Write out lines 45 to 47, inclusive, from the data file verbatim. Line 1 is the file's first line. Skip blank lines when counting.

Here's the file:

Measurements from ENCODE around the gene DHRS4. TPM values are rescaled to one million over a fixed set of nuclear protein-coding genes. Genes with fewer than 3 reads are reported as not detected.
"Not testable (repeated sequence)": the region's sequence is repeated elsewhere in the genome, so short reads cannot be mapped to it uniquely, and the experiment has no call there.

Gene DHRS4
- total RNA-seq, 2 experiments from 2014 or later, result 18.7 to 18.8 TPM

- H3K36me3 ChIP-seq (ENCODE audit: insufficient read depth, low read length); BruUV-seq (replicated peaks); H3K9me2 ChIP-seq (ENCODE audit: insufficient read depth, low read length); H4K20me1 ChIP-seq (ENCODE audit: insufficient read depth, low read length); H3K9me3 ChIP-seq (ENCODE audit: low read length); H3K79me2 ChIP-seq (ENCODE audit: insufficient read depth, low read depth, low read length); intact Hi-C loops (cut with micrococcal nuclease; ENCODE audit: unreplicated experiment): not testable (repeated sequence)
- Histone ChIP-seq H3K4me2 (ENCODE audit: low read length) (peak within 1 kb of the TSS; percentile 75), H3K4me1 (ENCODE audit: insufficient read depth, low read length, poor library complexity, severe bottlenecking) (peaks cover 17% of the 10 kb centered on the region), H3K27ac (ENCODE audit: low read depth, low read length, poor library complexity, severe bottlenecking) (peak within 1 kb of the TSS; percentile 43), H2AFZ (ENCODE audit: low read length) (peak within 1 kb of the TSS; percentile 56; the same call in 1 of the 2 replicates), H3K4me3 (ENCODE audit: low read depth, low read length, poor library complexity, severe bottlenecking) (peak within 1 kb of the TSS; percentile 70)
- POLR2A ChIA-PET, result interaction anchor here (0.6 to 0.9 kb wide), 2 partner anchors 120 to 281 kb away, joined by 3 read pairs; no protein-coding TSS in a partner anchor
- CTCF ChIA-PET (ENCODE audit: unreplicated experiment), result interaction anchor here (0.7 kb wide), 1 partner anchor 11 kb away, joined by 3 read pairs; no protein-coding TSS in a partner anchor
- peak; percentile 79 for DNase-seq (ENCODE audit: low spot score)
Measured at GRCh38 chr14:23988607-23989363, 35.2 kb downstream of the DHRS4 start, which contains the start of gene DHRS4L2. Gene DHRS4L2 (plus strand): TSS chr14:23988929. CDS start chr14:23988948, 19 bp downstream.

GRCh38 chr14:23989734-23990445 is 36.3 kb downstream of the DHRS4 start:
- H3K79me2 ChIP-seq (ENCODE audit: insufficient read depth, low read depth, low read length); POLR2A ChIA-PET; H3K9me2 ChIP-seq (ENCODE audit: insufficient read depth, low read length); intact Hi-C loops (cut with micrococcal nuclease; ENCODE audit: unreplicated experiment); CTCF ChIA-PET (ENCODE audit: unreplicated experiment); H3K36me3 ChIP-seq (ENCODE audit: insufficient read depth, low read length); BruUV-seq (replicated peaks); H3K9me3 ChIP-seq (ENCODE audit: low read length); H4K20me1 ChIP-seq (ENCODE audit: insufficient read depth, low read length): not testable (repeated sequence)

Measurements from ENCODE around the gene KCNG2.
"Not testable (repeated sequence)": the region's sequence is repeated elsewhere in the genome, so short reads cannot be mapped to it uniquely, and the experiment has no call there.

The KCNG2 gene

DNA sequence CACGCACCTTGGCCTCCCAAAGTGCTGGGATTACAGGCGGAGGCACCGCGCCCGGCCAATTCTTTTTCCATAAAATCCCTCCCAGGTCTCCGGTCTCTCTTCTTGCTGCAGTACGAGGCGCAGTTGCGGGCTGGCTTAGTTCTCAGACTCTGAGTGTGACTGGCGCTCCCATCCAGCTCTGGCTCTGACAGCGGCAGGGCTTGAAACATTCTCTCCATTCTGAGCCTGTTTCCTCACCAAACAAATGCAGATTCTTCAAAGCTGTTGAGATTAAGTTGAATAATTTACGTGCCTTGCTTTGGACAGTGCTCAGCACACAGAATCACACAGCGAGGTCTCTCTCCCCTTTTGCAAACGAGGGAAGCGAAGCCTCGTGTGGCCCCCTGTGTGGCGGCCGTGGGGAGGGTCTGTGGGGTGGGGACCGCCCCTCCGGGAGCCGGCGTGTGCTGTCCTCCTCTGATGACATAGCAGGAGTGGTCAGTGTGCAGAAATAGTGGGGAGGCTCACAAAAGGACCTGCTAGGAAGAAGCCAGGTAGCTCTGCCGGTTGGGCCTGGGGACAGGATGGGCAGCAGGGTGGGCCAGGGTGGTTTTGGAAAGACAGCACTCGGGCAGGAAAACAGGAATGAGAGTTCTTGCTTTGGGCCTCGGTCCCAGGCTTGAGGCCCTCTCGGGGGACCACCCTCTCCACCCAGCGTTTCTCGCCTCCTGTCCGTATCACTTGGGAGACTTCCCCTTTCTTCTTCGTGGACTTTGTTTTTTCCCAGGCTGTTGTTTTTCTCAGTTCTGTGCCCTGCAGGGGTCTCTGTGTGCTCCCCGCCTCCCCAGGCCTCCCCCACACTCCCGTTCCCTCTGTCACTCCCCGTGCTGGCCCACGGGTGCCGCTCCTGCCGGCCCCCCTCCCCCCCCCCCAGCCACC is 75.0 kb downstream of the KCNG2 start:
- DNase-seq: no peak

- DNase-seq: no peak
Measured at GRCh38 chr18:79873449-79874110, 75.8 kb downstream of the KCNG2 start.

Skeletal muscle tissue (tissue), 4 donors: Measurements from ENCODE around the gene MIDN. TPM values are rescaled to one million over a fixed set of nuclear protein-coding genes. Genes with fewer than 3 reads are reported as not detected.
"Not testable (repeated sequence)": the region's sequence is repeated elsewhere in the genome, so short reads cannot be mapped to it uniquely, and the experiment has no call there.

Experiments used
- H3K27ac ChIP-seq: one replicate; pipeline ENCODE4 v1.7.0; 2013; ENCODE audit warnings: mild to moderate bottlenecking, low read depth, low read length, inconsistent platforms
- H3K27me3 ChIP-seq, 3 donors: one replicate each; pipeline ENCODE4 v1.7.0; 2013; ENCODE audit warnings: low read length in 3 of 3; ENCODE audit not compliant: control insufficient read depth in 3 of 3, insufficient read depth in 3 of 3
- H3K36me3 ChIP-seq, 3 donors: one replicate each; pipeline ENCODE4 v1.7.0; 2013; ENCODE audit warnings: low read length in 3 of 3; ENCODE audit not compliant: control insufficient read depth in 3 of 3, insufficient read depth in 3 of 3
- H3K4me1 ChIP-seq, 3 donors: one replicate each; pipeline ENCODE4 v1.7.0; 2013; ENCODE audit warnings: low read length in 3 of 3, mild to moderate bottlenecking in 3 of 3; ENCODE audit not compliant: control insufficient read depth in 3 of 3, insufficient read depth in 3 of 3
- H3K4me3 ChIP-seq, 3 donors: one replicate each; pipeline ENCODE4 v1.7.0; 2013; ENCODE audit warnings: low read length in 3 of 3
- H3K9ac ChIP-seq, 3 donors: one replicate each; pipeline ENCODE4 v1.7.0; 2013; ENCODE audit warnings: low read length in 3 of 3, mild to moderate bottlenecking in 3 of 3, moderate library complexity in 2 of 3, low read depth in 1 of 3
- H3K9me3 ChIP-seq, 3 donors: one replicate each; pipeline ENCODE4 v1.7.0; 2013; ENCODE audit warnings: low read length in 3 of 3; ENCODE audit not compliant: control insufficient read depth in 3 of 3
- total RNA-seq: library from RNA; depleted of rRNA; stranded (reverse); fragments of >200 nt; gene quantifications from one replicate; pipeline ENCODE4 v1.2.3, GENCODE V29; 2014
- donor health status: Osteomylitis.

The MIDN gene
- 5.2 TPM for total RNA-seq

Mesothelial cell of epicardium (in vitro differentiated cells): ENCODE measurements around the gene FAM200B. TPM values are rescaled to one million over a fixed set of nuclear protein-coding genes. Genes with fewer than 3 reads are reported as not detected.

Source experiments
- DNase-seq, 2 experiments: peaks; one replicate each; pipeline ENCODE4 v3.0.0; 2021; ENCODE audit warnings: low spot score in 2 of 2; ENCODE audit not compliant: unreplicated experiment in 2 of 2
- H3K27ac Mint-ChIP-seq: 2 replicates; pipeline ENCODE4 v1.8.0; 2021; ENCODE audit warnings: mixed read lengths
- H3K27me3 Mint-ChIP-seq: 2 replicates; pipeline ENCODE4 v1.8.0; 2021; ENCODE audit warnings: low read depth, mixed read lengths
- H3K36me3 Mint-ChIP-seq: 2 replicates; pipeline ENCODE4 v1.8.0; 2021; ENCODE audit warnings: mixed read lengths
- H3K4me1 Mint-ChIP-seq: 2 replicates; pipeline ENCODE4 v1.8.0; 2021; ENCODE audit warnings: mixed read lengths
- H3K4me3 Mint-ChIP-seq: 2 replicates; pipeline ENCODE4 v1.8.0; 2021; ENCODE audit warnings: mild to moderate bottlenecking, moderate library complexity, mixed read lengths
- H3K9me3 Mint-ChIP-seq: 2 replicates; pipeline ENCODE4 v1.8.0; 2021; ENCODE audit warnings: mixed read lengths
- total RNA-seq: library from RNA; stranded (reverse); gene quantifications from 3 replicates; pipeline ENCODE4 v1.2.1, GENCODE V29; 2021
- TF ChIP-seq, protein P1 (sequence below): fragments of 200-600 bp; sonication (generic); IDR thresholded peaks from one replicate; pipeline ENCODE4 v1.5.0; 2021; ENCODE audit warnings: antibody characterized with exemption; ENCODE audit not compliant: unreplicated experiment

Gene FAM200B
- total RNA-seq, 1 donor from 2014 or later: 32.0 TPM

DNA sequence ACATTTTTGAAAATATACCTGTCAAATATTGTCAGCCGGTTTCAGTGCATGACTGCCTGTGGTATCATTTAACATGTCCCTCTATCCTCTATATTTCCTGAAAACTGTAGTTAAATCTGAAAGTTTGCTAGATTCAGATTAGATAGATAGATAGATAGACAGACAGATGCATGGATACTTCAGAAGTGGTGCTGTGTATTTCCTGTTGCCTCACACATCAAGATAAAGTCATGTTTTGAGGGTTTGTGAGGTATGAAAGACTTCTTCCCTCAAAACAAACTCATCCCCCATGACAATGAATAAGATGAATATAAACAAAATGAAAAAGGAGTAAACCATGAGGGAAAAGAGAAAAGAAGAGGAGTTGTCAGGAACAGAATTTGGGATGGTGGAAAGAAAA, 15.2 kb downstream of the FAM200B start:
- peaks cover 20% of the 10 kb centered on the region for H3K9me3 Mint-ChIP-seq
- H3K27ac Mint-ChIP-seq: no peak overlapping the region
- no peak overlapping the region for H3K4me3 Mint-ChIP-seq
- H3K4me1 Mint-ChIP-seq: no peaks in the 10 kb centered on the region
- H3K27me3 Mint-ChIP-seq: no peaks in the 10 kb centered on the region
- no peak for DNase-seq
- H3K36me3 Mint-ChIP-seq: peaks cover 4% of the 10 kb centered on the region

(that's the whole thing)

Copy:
Gene FAM200B
- total RNA-seq, 1 donor from 2014 or later: 32.0 TPM

DNA sequence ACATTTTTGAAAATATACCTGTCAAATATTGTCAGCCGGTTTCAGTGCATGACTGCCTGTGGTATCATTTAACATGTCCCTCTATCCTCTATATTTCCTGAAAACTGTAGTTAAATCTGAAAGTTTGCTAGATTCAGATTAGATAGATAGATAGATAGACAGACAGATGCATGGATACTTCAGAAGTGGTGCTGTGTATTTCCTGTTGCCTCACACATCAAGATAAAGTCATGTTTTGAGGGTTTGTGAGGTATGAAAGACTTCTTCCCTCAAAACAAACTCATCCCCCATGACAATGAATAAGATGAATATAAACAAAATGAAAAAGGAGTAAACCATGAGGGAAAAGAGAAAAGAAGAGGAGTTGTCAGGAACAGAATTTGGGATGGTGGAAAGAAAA, 15.2 kb downstream of the FAM200B start: